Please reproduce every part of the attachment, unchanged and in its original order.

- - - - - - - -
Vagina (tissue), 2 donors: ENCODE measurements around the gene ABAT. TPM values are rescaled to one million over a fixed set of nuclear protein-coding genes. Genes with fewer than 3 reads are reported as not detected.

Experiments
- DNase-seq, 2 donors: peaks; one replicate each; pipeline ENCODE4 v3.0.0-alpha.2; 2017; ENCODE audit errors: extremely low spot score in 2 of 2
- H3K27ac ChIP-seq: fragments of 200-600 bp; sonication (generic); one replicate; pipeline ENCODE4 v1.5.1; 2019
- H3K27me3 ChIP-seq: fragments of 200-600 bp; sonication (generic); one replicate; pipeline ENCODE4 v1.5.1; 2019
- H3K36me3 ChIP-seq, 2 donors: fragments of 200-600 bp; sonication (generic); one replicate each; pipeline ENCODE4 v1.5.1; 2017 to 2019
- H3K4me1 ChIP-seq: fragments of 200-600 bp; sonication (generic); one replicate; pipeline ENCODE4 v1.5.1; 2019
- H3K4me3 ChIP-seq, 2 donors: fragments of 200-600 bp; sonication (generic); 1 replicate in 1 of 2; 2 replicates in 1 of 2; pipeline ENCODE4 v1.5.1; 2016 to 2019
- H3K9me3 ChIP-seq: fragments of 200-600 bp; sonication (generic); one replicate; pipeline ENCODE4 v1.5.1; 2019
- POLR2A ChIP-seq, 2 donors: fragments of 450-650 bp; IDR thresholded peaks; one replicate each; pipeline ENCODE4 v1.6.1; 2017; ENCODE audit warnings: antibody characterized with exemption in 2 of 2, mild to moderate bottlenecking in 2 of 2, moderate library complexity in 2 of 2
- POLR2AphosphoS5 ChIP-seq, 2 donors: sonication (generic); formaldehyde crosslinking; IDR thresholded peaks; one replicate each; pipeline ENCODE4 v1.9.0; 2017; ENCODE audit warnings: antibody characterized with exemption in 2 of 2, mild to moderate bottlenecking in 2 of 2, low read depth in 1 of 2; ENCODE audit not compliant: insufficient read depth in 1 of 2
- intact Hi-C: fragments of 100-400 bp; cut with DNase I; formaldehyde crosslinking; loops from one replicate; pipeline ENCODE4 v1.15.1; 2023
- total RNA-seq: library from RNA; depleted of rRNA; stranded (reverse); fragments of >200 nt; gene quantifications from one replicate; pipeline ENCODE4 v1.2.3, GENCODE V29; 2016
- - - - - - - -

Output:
Vagina (tissue), 2 donors: ENCODE measurements around the gene ABAT. TPM values are rescaled to one million over a fixed set of nuclear protein-coding genes. Genes with fewer than 3 reads are reported as not detected.

Experiments
- DNase-seq, 2 donors: peaks; one replicate each; pipeline ENCODE4 v3.0.0-alpha.2; 2017; ENCODE audit errors: extremely low spot score in 2 of 2
- H3K27ac ChIP-seq: fragments of 200-600 bp; sonication (generic); one replicate; pipeline ENCODE4 v1.5.1; 2019
- H3K27me3 ChIP-seq: fragments of 200-600 bp; sonication (generic); one replicate; pipeline ENCODE4 v1.5.1; 2019
- H3K36me3 ChIP-seq, 2 donors: fragments of 200-600 bp; sonication (generic); one replicate each; pipeline ENCODE4 v1.5.1; 2017 to 2019
- H3K4me1 ChIP-seq: fragments of 200-600 bp; sonication (generic); one replicate; pipeline ENCODE4 v1.5.1; 2019
- H3K4me3 ChIP-seq, 2 donors: fragments of 200-600 bp; sonication (generic); 1 replicate in 1 of 2; 2 replicates in 1 of 2; pipeline ENCODE4 v1.5.1; 2016 to 2019
- H3K9me3 ChIP-seq: fragments of 200-600 bp; sonication (generic); one replicate; pipeline ENCODE4 v1.5.1; 2019
- POLR2A ChIP-seq, 2 donors: fragments of 450-650 bp; IDR thresholded peaks; one replicate each; pipeline ENCODE4 v1.6.1; 2017; ENCODE audit warnings: antibody characterized with exemption in 2 of 2, mild to moderate bottlenecking in 2 of 2, moderate library complexity in 2 of 2
- POLR2AphosphoS5 ChIP-seq, 2 donors: sonication (generic); formaldehyde crosslinking; IDR thresholded peaks; one replicate each; pipeline ENCODE4 v1.9.0; 2017; ENCODE audit warnings: antibody characterized with exemption in 2 of 2, mild to moderate bottlenecking in 2 of 2, low read depth in 1 of 2; ENCODE audit not compliant: insufficient read depth in 1 of 2
- intact Hi-C: fragments of 100-400 bp; cut with DNase I; formaldehyde crosslinking; loops from one replicate; pipeline ENCODE4 v1.15.1; 2023
- total RNA-seq: library from RNA; depleted of rRNA; stranded (reverse); fragments of >200 nt; gene quantifications from one replicate; pipeline ENCODE4 v1.2.3, GENCODE V29; 2016